CARPENTER: That was so long ago. I have to say it drives me crazy --
COOPER: Wasn't that the time to actually stand up?
CARPENTER: But there was a time, if he would have done it, it would have defined his candidacy versus Donald Trump. Ted Cruz is number two right now because he didn't get in the mud with him that early and Ted Cruz has been attacking him for months.
I don't buy this. It's very news everyone jumping in now trying to find someone to blame for the rise of Donald Trump. It's not Ted Cruz who is coming close to beating him.
VAN JONES, CNN POLITICAL COMMENTATOR: I think a couple of things. I'm a Democrat so I see it somewhat differently. First, it could be the case that Mitt Romney made some strategic blunder and all this kind of stuff. I just want to say, sometimes you just have to say what you believe. Sometimes you answer to your own conscience.
And I think that if people actually believe as many people do that Donald Trump would be a danger to the country, they have a responsibility not only to speak out but if they can find some rules that might get in the way, you have a moral responsibility to do that.
Now they may be wrong. History may prove he's the greatest president we ever had. If you don't, I think he deserves more credit. The other thing is simply this. I think there's a messenger problem.
It could not -- it should not be impossible to find people screwed over by Donald Trump and have them unmask him. I don't understand. Speak your heart. It's good. But that's not a good strategy.
His whole thing is I am a strong business winner on your side. If you want to make the case and know you are a business loser out for yourself, find a human being to say that.
COOPER: What's interesting, you hear Marco Rubio saying we've been contacted by all these people.
JONES: Where are they?
MCENANY: Has anyone considered that maybe those people aren't there?
COOPER: They there are. They are suing him.
MCENANY: There are three. That judge whittled down the plaintiffs to very few because 98 percent voted for approval of Trump University. If there were a long line saying he discriminated against me. He was a bad boss, et cetera, where are they.
COOPER: OK, we got to take a break. We're going to have more with our panel in a moment.
Just ahead we talked about Marco Rubio in the strategic context of blocking Donald Trump. Is there any path to the nomination for Marco Rubio any more, even if he wins his home state of Florida? Can he make the math work?
I'll speak with the Rubio campaign spokeswoman about that and whether we can expect him to be as aggressive in tonight's debate as he was in the last.
[20:34:02] COOPER: When it comes to delegate count, Senator Marco Rubio is third trailing behind Donald Trump and Ted Cruz after winning only one state so far, Minnesota.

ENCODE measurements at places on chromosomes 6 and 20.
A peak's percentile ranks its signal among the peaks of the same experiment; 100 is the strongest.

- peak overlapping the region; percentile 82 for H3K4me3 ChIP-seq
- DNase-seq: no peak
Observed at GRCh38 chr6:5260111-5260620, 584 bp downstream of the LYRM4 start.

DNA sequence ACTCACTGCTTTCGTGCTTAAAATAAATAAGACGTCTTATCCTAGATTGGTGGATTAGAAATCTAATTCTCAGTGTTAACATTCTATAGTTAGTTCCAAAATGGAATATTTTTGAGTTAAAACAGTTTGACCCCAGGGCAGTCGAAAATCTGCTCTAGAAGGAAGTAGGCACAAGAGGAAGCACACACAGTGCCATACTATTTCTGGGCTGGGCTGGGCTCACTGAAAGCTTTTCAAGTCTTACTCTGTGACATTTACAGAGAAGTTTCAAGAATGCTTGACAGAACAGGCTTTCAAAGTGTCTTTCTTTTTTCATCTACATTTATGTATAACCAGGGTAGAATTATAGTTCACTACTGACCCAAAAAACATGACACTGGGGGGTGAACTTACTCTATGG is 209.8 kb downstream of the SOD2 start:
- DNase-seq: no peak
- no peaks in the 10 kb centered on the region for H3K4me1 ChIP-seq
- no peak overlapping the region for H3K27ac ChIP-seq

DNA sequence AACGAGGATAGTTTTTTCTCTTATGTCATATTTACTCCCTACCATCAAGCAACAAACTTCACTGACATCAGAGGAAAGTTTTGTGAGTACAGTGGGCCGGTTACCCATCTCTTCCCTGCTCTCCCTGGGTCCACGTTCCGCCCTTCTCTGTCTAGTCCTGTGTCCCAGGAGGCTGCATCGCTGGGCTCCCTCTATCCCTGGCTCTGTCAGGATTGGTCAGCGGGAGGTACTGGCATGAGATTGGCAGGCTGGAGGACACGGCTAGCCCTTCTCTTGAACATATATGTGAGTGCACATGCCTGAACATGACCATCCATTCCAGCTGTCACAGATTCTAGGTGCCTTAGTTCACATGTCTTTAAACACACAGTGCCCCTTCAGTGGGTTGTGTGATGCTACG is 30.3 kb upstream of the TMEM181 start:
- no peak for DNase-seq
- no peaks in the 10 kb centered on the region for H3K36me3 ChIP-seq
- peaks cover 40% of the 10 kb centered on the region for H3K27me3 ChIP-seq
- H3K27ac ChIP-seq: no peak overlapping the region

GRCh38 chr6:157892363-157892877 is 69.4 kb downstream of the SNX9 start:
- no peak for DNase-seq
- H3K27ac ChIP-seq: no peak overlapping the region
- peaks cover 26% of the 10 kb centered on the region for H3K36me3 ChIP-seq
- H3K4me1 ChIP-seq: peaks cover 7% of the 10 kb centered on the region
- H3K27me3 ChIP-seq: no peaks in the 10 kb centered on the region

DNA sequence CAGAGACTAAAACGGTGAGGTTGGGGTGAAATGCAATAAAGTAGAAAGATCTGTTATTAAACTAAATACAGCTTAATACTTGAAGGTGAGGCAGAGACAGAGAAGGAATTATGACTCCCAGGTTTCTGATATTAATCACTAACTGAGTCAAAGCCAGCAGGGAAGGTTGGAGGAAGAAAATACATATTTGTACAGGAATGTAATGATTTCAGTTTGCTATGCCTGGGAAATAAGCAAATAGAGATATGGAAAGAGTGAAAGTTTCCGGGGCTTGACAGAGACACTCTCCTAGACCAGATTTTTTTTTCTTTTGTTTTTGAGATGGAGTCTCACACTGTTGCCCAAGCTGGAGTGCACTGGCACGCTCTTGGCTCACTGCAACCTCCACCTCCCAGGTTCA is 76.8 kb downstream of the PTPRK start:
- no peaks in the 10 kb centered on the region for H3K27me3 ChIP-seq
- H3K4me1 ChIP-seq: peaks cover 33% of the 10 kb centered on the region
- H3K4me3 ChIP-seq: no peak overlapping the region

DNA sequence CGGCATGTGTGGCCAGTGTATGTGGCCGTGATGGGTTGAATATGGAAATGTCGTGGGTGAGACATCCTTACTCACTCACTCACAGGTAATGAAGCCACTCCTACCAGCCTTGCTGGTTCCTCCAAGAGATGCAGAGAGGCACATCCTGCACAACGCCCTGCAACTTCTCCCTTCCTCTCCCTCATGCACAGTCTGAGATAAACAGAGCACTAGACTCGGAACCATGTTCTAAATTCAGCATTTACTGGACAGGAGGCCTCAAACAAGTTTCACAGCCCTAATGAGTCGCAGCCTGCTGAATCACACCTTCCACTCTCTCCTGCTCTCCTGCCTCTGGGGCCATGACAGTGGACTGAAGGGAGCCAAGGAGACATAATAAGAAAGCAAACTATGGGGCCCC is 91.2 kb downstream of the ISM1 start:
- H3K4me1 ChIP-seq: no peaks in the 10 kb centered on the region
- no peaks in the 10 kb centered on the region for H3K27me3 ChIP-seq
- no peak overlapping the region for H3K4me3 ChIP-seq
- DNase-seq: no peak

Rubio's home state of Florida is going to be voting March 15th. But even if he wins there, the math does not look great for a path to the nomination, short of a contested convention. Rubio has recently stepped up his attacks on Trump obviously in the last debate and the days following.
Joining me now is Rubio Campaign Spokeswoman, Caitlin Conant. Good to have you with us.
So, Senator Rubio obviously focusing on Florida hoping for a win there. The latest Quinnipiac poll has Trump with a sizable 16-point lead over Rubio. If your candidate does not win in Florida, does he drop out?
CAITLIN CONANT, RUBIO CAMPAIGN SPOKESWOMAN: Marco Rubio is going to win Florida on March 15th.
Look, the polls last week had Donald Trump beating us by double digits in Virginia and Marco ended up giving him a run for his money. So we feel really good. It's his home state. He's won there as an underdog before. He beat Charlie Crist. He knows the state better than anyone else and we're going to bring home a win on the 15th. And we'll have the momentum and the money ...
[21:35:01]COOPER: If he does not win there though is he out?
CONANT: He's going to win and we're going to have momentum and money and a more favorable map on our side. Ted Cruz has supposed to have best night of his campaign.
COOPER: Right. I've heard that but I'm just wondering -- right. I'm just wondering if he doesn't win though is that -- I mean is it a must-win for him?
CONANT: He's going to win, and he's also ready to compete in all 50 states.
He does not think that Donald Trump can be our nominee and he's prepared to stay in this for as long as it takes to make sure that this con artist doesn't take over the party of Lincoln and Reagan.
COOPER: OK. I want to try for the fourth time. In terms of the delegate count, the math doesn't look good for Senator Rubio. I mean, he's only taken one state so far, even if he wins in Florida, you know, he says, he's going to be in this race as long as it takes, that's what you say. But if Cruz and Kasich don't drop out, how does he start to win more states? How does he beat Donald Trump other than at a convention with some sort of a deal?
CONANT: You know, I think you need to ask that same question to the Cruz camp and to the Trump camp. No one as close enough to securing this nomination and getting the 1237 delegates that they need.